Beliefnet
Beliefnet News

wlablack/shutterstock

wlablack/shutterstock

According to a new Church document, the Vatican has formally opened debate on allowing older, married men to become priests in remote areas like the Amazon in South America.

A working document called the “Instrumentum Laboris,” was prepared prior to the Special Assembly of the Synod of Bishops for the Pan-Amazonian Region. This assembly is scheduled to take place in October, the Christian Post reported.

“Affirming that celibacy is a gift for the Church, the document states that, for the most remote areas of the region, the possibility of priestly ordination be studied for married men with families,” reported Vatican News.

“The clause, that aims to ensure the Sacraments that accompany and support Christian life, specifies that these men must preferably be indigenous elders who are respected and accepted by their community.”

One of the big reasons the debate opened up is because of the lack of priests in the region. In these areas, there are so few priests that Catholics may go weeks or months without attending a Mass.

In addition to the consideration of allowing the ordination of married men were questions presented about the parameters for women to be in “official ministry.”

“It is demanded that the role of women be recognized, starting from their charisms and talents. They ask to re-appropriate themselves of the space given to women by Jesus, ‘where we can all find ourselves,’” Vatican News reported.

“There is also a proposal to guarantee them their leadership, as well as wider and more relevant spaces in the field of formation: theology, catechesis, liturgy and schools of faith and politics.”

The Roman Catholic Church currently mandates celibacy for its priests, thought there are situations where exemption is given,

lisafree54/flickr

lisafree54/flickr

Scientists are seeing incredible results from early testing of microchips inserted in the brain to boost memory. Is this a medical breakthrough, or the mark of something more sinister?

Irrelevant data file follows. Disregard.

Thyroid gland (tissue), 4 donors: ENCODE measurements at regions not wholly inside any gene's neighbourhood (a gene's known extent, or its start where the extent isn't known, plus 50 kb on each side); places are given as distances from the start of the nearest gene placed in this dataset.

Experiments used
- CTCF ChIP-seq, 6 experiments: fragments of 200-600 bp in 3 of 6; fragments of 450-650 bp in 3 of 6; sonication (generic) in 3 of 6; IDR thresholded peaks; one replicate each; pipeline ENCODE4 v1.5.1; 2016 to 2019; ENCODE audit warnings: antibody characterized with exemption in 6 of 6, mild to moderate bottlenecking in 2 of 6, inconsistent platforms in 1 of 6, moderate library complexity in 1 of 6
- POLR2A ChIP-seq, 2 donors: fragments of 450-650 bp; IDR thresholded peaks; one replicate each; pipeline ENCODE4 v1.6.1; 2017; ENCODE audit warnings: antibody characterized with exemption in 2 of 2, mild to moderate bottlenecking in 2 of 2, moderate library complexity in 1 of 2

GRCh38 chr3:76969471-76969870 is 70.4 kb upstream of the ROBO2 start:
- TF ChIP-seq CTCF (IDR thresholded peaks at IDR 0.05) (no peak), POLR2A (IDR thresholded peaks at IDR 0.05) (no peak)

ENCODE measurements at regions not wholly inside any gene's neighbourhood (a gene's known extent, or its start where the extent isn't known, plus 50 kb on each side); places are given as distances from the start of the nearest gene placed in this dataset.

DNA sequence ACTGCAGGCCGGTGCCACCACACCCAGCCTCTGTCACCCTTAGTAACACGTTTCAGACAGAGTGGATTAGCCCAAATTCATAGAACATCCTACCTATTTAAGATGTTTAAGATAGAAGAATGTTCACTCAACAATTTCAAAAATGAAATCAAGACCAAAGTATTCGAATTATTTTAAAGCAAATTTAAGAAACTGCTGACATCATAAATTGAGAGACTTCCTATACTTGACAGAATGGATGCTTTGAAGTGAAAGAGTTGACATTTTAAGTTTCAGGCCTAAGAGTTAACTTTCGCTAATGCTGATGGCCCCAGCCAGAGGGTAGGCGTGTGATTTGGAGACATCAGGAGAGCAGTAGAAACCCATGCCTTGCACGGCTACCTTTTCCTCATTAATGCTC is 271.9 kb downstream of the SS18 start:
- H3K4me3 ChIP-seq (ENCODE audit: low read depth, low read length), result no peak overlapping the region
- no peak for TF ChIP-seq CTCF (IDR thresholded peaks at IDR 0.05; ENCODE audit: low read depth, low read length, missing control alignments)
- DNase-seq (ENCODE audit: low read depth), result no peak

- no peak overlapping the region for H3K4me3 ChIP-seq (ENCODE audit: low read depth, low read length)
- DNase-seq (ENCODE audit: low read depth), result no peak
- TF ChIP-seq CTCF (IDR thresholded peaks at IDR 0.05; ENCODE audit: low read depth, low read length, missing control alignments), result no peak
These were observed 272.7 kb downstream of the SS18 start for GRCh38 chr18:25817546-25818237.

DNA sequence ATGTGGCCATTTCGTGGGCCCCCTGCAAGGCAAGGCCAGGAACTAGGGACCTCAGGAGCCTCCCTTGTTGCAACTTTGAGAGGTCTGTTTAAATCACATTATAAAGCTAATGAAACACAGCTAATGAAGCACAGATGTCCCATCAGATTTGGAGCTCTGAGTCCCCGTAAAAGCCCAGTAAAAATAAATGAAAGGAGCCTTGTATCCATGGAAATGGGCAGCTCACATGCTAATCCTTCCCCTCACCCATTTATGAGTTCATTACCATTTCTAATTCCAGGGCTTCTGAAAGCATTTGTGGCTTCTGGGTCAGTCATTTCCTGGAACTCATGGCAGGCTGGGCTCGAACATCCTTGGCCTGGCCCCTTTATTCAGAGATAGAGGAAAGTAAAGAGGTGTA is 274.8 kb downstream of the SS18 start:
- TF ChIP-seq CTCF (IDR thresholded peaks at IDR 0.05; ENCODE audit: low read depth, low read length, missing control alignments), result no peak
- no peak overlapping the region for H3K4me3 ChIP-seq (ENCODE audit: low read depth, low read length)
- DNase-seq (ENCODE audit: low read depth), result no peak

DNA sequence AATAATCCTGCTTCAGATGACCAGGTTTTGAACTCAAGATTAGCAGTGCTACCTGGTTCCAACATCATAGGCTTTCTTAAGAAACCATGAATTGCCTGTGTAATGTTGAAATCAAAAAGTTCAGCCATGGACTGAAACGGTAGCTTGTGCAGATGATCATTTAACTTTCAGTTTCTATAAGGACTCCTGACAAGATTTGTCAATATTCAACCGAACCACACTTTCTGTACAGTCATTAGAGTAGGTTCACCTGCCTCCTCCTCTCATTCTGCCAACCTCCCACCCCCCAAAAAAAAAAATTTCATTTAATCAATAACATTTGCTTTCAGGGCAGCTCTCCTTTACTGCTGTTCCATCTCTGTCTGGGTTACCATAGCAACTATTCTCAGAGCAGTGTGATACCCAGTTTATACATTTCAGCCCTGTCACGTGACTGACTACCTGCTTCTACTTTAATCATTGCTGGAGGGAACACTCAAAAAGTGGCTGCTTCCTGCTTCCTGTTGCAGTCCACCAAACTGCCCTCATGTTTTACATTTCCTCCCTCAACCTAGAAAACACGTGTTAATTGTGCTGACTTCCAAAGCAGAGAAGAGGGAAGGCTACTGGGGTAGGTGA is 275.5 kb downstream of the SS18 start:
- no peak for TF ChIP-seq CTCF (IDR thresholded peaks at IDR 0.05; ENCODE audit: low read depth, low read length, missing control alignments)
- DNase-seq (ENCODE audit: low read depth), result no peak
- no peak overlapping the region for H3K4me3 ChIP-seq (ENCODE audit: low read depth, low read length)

The U.S. Defense Advanced Research Projects Agency (DARPA) has been very involved in the development of brain chip implants, spending upwards of $77 million in the last five years. They are hopeful that the technology can restore the minds and memories of victims of traumatic brain injuries, such as military veterans hurt in combat.

So far, the tests have shown positive results. One patient had his memory capacity jump from 15 percent to 18 percent. Another study that can be found in the Journal of Neural Engineering showed a memory boost of 35 percent. This was both for short term and long term memory.

Entrepreneurs such as Elon Musk and Mark Zuckerberg have invested in similar technology. They have looked into BrainGate, a technology that wirelessly connects the human mind to computers. Musk has taken it a step further and developed Neuralink, which he thinks could help save the human race.

The question that is starting to be placed on everyone’s minds, however, is if this science has gone too far. At what point are we healing humans, and at what point are we giving them superhero abilities?

These ethical questions plague the Christian community. We see ourselves as being created perfectly in God’s design, so having technology come in and change the basic human anatomy can sound like it’s overstepping.

Furthermore, the technology causes uneasiness for many due to recent concerns over privacy violations and the improper handling of sensitive data. If someone can read the brain chip, then there is always someone who can hack into it.

Many prophecy watchers and evangelical Christians are convinced that a chip inserted into one’s body is this prophesied mark. Articles, books and websites offer a cacophony of wildly different ideas on this subject.

Revelation 13:16-17 says, “And he causes all, both small and great, rich and poor, free and bond, to receive a mark in their right hand, or in their foreheads: and that no man might buy or sell, save he that had the mark, or the name of the beast, or the number of his name”.